Lost in thought at St. George Ferry Terminal. Staten Island, New York. © Matt Lemon Photography. All Rights Reserved.
“We must find time to stop and thank the people who make a difference in our lives.” ― John F. Kennedy
MV John F. Kennedy
The Staten Island Ferry is the only direct mass-transit connection between the New York City boroughs of Manhattan and Staten Island. Ferry boats make the 5.2 miles (8.4 km) trip through New York Harbor in approximately 25 minutes, 24 hours a day, 7 days a week. There are eight ferry boats currently in service, from four classes—Kennedy, Barberi, Austen, and Molinari.
The Staten Island Ferry’s MV John F. Kennedy belongs to the Kennedy class and was built by the Levingston Shipbuilding Company in Orange, Texas, in 1965. Its two sister ships, MV American Legion II and MV Governor Herbert H. Lehman, were retired in 2006 and 2007, respectively, and only the John F. Kennedy remains in service as a favorite of both passengers and ferry operators. Captains consider her to be the most reliable vessel in the fleet, and riders prefer her abundant open-air deck space.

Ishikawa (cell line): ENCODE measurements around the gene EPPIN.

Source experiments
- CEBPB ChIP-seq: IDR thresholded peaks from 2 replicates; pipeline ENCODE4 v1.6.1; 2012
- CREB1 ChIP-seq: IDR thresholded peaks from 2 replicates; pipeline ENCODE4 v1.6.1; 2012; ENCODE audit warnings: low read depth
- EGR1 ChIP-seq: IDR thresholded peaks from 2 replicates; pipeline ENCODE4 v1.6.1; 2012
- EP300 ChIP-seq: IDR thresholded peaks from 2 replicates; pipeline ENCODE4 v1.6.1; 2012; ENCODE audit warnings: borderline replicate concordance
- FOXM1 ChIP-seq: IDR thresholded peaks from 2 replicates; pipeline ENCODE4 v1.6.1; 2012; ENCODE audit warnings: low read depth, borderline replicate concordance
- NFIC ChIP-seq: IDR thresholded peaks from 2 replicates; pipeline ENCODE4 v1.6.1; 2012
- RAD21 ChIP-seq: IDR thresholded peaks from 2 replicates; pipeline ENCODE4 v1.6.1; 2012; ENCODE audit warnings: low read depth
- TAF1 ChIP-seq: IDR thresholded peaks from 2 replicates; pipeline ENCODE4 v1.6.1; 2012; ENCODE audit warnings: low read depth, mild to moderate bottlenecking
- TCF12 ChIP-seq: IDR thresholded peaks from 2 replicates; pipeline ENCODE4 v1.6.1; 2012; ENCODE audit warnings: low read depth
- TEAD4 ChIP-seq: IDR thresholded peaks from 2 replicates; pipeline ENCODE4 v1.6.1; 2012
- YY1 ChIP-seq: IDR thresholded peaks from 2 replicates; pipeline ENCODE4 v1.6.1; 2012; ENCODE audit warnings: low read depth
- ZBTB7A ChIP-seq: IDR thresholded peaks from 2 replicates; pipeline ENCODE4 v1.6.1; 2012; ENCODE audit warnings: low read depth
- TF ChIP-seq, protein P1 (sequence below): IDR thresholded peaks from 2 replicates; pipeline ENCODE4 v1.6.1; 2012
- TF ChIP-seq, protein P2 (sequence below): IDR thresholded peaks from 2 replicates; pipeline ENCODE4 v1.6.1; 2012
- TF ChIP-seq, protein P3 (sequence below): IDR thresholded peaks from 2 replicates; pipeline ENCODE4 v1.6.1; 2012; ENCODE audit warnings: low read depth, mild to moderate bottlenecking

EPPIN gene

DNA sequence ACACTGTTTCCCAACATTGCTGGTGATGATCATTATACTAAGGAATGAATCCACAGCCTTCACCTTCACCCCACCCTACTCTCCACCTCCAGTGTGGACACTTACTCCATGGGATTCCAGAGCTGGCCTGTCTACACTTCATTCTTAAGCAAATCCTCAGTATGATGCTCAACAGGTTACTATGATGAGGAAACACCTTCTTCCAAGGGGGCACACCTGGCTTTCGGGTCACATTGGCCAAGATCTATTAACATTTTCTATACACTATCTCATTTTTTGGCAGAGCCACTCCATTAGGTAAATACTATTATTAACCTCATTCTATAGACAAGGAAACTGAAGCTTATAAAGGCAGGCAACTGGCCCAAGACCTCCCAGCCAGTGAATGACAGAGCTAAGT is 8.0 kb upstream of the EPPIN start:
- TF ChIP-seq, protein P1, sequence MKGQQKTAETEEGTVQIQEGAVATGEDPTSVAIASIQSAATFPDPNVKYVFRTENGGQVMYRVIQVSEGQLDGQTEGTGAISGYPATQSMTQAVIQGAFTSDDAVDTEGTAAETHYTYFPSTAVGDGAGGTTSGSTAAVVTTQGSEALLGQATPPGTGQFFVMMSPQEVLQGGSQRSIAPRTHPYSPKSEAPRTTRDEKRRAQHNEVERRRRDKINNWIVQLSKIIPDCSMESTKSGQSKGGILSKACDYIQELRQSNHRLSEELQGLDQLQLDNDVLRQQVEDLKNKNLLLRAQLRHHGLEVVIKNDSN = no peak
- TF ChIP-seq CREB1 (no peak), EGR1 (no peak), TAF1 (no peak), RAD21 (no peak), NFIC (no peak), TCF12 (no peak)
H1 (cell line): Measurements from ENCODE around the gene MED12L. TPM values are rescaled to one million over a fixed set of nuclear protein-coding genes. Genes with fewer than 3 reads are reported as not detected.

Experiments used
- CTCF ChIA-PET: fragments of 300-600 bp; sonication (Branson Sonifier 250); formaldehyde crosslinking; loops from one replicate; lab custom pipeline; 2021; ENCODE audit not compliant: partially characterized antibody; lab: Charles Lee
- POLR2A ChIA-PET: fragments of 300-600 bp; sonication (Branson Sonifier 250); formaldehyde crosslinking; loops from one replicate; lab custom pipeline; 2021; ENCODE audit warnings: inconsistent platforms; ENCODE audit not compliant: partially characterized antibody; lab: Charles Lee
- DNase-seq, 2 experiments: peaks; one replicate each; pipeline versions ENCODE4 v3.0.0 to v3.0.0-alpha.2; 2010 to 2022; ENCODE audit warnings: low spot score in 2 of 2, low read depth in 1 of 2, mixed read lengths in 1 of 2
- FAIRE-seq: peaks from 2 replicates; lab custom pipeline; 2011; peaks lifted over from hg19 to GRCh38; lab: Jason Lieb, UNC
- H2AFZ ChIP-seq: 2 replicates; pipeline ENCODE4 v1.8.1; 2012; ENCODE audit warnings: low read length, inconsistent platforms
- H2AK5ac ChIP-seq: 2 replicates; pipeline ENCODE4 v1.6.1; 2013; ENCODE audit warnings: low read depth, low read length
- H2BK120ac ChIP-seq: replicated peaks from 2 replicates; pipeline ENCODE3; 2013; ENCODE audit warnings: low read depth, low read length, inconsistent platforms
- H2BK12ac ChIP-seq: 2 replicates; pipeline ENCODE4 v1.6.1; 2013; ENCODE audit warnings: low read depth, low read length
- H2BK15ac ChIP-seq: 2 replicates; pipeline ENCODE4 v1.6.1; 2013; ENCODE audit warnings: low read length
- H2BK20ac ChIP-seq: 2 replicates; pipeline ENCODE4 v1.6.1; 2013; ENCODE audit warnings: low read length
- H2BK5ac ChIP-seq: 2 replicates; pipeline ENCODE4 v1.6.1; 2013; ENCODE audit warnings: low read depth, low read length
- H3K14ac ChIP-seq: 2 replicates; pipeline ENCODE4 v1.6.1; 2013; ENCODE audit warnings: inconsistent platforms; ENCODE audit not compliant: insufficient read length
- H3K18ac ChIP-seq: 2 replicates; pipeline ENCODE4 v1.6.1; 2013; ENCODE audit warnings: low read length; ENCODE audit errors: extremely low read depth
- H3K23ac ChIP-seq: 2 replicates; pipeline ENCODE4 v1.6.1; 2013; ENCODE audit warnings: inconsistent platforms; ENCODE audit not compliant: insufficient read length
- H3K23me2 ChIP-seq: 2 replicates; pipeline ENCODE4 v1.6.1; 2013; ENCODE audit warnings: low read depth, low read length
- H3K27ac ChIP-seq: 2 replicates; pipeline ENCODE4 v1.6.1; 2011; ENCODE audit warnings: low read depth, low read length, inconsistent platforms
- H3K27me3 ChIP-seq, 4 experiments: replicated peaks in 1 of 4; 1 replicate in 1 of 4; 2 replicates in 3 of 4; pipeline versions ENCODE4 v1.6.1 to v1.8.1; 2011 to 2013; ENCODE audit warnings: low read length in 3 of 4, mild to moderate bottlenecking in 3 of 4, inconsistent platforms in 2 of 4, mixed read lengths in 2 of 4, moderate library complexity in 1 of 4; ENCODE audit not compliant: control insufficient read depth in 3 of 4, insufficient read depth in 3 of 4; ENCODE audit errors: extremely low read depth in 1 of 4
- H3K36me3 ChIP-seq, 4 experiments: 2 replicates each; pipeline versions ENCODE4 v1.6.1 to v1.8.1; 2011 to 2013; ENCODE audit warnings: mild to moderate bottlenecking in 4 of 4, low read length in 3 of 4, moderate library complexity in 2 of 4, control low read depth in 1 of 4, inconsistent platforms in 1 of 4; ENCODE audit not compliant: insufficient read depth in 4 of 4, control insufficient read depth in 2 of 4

The John F. Kennedy is currently planned to be retired in 2020, along with the two Barberi-class ferries. These three vessels will be replaced by a new trio of ferries, collectively known as the Ollis-class. The design of this new class will be heavily influenced by the John F. Kennedy, featuring her distinctive outdoor promenades and extended foredecks. In October 2018, the timeline for the Ollis-class ferries’ delivery was pushed back as some of the parts were being manufactured at Eastern Shipbuilding’s shipyard in Panama City, Florida, which had been severely damaged after Hurricane Michael.
Designed by Seattle-based Elliott Bay Design Group, the Ollis Class is named in honor of Staff Sgt. Michael Ollis, a native Staten Islander who was killed at age 24 protecting a Polish soldier from an explosion in 2013 during his third deployment to Iraq and Afghanistan.
All Reflections on Matt Lemon Photography